Sometimes slow to grasp the incredibly obvious, it was only after a long moment that I realized he was panhandling. It's not often that one sees such an individual in my mostly middle class neighborhood.

I walked the few steps from the car to the post office door carrying my package. Walking by him across the pavement, I turned to look. He turned my way and looked back defiantly. But my gaze was not intended to convey contempt. Instead, I was wondering exactly what series of events brought this individual to his current circumstances.

Passing through the door, I resolved to hand him a few dollars on my way out. Walking in, I made my way immediately to the clerk who was thankfully unoccupied. After taking care of my business with the clerk, I grabbed a few priority envelopes and made my way back to the door.

Emerging back into the bright sunlight, I looked over to the spot where he had stood. To my great surprise, he was gone. In the brief time that I was in the building he had disappeared. This was confirmed by a quick visual survey of the area. Where had he gone?

I felt bad that I hadn't taken a moment earlier to hand him some cash.

Friday, July 13, 2007

Saturday Painting Palooza Vol.101

Welcome back.

This week we'll be continuing with our 5x7 painting of the new Gehry building in New York City. It is seen in the photo directly below.

When last we were together, the painting appeared as it does in the photo directly below.

Since that time I have continued to work on the painting.

I've sharpened the window bands a bit. I've also painted over the road and added a few faint highlighted areas. The curb has been lightened to add more contrast.

To the far left, I added the first of the 3 trees. Painting it over the building took a little courage because I wasn't sure that it would look right. I'm now ready to do the other 2, which I should have for you next week.

The current state of the painting is seen in the photo directly below.

That's about it for now, see you next week.

Thursday, July 12, 2007

Fruit Of The Vine

No, not that kind of vine, the fruit our tomato vines. I picked the first ripe grape tomatoes today, at least a month earlier than normal. Was it the compost or perhaps global warming? I'll never know for sure. But they were some of the sweetest that I've ever had. (Next bunch I'll share with Madame boran.)

On another front, the great poison ivy debacle of 2007 rages on. One step forward, two steps back. And so it goes.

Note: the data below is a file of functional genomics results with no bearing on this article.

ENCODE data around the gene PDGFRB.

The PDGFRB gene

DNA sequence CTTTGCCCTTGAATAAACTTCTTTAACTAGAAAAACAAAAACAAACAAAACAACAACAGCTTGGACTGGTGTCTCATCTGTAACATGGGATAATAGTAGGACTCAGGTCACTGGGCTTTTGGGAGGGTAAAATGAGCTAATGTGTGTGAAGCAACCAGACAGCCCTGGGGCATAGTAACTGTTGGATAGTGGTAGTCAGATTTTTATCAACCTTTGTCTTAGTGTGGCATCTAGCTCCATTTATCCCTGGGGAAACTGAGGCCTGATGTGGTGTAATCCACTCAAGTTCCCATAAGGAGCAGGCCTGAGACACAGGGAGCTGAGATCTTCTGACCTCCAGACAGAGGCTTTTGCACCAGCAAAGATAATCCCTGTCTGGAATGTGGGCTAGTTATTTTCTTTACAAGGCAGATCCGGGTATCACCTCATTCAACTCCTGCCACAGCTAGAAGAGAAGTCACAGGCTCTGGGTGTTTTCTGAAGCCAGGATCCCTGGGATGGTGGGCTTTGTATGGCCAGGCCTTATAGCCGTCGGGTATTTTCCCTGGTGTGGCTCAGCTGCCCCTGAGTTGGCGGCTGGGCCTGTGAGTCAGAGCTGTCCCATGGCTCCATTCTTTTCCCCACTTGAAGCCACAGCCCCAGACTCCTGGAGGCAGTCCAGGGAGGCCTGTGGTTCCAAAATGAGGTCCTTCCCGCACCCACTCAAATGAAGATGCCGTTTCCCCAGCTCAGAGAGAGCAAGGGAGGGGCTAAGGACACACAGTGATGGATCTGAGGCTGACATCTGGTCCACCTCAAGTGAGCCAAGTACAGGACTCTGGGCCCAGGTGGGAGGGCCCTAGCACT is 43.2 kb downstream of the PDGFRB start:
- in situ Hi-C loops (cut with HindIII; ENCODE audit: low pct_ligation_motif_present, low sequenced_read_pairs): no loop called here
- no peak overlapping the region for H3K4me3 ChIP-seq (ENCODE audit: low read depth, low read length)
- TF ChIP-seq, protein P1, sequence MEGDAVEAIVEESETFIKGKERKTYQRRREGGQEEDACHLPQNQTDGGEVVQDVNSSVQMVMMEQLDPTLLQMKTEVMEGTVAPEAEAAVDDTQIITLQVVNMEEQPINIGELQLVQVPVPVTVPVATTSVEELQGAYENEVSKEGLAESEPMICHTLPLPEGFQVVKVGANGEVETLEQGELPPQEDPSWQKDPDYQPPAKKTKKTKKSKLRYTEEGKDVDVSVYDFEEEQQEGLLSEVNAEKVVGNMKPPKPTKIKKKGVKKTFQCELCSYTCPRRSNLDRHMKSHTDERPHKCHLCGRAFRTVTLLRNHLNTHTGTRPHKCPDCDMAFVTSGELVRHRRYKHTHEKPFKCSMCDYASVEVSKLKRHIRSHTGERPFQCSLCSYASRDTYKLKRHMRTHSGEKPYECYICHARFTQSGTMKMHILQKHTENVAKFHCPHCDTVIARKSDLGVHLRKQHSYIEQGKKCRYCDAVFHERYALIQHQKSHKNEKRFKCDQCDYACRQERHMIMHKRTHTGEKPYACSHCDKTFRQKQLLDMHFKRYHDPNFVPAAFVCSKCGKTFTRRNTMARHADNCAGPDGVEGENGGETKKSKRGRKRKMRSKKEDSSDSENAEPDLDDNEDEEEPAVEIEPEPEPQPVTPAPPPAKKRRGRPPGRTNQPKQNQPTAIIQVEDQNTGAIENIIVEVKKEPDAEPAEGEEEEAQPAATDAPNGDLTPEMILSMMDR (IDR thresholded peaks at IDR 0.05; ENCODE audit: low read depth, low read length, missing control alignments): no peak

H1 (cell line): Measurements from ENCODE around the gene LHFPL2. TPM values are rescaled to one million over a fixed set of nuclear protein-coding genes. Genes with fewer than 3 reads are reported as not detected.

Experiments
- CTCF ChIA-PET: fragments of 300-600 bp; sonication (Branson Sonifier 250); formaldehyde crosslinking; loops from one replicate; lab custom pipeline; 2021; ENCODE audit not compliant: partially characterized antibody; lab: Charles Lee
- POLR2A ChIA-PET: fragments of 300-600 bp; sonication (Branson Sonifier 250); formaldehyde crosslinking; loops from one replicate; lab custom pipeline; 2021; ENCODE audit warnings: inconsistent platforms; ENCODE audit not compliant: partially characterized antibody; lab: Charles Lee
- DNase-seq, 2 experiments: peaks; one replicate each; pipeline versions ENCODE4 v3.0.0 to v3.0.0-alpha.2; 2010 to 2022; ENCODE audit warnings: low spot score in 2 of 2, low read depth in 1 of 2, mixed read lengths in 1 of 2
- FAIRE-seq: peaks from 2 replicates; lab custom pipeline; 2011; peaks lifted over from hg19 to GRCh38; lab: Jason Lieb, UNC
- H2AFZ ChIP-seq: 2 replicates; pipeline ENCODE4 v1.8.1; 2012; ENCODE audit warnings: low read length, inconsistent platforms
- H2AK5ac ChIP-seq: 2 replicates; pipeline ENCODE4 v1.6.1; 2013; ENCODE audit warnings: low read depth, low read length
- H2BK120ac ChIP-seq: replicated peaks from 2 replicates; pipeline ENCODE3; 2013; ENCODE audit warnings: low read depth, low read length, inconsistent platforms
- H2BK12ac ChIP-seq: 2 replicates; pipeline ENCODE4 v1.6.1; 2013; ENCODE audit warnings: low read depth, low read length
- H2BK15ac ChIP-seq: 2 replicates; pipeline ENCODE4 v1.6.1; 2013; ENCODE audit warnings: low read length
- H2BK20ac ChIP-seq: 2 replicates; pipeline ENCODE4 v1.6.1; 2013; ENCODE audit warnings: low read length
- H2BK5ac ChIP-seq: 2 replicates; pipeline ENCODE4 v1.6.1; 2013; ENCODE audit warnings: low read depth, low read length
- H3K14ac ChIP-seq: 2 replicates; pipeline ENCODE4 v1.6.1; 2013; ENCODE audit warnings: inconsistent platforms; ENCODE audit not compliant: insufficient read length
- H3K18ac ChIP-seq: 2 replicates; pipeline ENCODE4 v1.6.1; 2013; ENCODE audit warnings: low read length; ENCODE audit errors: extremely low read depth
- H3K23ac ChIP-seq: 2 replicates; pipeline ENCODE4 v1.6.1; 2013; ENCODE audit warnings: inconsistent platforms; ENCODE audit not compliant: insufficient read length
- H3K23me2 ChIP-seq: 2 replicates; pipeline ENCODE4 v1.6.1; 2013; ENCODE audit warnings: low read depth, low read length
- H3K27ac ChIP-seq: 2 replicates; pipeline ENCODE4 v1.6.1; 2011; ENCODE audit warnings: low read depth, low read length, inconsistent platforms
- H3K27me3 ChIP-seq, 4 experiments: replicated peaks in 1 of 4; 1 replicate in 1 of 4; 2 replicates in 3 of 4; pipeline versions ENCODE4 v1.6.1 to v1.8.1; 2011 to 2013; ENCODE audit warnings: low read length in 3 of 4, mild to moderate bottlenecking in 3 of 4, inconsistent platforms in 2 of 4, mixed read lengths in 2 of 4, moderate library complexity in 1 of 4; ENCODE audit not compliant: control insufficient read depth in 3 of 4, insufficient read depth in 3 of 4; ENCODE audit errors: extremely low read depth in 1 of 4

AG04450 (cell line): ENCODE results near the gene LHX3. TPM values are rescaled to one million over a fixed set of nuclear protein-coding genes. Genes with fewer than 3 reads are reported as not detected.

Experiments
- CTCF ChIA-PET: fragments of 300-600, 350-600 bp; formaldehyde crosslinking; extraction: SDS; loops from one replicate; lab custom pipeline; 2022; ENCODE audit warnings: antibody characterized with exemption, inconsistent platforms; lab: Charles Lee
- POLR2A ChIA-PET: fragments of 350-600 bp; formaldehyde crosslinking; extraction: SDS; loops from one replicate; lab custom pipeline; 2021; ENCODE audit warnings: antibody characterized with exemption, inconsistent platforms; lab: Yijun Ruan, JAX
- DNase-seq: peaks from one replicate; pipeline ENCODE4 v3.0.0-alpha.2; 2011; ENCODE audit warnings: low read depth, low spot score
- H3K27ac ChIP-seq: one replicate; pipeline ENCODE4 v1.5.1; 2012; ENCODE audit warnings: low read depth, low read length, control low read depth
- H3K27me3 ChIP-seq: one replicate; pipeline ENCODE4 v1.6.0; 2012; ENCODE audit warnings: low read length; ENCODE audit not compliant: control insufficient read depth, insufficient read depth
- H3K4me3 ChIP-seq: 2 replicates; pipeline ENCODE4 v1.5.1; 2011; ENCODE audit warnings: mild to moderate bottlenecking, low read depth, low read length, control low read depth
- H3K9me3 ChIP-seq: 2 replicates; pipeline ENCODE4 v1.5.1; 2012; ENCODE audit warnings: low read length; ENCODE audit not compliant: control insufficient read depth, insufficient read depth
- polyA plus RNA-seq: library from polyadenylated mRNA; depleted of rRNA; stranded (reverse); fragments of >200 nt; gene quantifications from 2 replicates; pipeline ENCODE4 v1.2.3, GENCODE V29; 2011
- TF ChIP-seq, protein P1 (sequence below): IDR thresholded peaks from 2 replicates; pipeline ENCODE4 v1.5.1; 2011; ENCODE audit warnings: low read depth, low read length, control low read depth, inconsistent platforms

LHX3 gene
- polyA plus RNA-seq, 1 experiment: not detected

Wednesday, July 11, 2007

Lowering The Bar

NYT link

Senator Vitter, he of DC Madame list "fame", is now generally seen for the hypocrite that he truly is. Against abortion and gay marriage, it was his aim to maintain a "proper" societal morality. For everyone. Except himself.

And yet some still can't see the forest for the trees. Lowering the bar for expectations of those who would impose "high" standards on the rest of us is this individual:

In New Orleans, meanwhile, the madam of a high-priced brothel that was shut down by federal authorities in 2002 told a local television station, WDSU, that Mr. Vitter was one of her clients in the 1990s. The woman, Jeanette Maier, called him “one of the nicest and most honorable men I’ve ever met.” Mr. Vitter’s office did not immediately return a call for comment Tuesday night.

Apparently the term honor means little to his enablers.

Tuesday, July 10, 2007

More Plant Stuff

We're about to pick our first grape tomatoes (very early for this neck of the woods) and other things are humming rght along. I've already used some of our scallions (or green onions) to add to cream cheese rather than paying for the fancy pre-scallioned Philly stuff. Quite tasty and highly recommended. And scallions are easy to grow. I do nothing to ours, they just come back every year. They survive all the dry times with no additional care.

And then I've got all these young plants that may be melons or squash or last year's pumpkins reseeded. I'll post a photo later on.

Ah, if I could just get over my fear of the poison ivy which is rampant, and still evident in the blotches on my feet and arms. Hmmm.

Sunday, July 08, 2007

Your Assistance Please

Poison ivy has run rampant in my neck of the woods. It is now the second consecutive summer where I've suffered its effects, and I've lived in this house for 13 years with no prior similar experience. And suffer is the word.

Anybody got an old family recipe for a sav or cream? I've got one of those expensive new-fangled scrubs and it has helped somewhat but I feel as though my body has been sandpapered. Your comments are appreciated.